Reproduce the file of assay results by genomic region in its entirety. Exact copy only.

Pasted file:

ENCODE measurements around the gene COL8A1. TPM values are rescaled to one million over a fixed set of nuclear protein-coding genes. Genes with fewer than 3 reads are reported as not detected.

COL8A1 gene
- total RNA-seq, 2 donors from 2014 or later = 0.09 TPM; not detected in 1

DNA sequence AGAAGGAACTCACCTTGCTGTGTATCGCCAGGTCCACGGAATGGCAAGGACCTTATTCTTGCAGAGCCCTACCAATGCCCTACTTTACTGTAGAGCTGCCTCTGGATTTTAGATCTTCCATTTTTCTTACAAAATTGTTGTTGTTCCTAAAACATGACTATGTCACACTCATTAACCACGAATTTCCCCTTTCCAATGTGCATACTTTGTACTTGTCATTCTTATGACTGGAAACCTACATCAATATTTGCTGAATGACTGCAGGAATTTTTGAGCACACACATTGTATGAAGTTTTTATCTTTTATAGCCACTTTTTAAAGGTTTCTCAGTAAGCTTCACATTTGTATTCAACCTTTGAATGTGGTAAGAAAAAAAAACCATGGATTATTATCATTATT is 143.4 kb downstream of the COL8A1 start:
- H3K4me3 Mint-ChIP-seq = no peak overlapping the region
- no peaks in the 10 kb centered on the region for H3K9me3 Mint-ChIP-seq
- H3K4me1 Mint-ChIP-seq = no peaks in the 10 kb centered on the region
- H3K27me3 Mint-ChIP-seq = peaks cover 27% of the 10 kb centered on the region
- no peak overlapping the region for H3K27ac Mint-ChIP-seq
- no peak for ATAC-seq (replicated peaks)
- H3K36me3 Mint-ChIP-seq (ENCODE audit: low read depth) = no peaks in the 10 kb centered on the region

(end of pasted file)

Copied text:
ENCODE measurements around the gene COL8A1. TPM values are rescaled to one million over a fixed set of nuclear protein-coding genes. Genes with fewer than 3 reads are reported as not detected.

COL8A1 gene
- total RNA-seq, 2 donors from 2014 or later = 0.09 TPM; not detected in 1

DNA sequence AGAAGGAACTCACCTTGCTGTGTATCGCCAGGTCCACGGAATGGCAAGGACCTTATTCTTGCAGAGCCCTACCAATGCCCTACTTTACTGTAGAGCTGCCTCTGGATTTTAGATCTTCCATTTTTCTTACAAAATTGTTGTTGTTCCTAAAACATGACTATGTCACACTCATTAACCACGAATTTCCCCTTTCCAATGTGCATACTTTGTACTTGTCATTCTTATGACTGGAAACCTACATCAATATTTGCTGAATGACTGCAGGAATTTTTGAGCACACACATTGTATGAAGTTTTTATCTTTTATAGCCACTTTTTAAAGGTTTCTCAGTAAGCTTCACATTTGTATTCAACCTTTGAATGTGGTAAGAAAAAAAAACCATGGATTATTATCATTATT is 143.4 kb downstream of the COL8A1 start:
- H3K4me3 Mint-ChIP-seq = no peak overlapping the region
- no peaks in the 10 kb centered on the region for H3K9me3 Mint-ChIP-seq
- H3K4me1 Mint-ChIP-seq = no peaks in the 10 kb centered on the region
- H3K27me3 Mint-ChIP-seq = peaks cover 27% of the 10 kb centered on the region
- no peak overlapping the region for H3K27ac Mint-ChIP-seq
- no peak for ATAC-seq (replicated peaks)
- H3K36me3 Mint-ChIP-seq (ENCODE audit: low read depth) = no peaks in the 10 kb centered on the region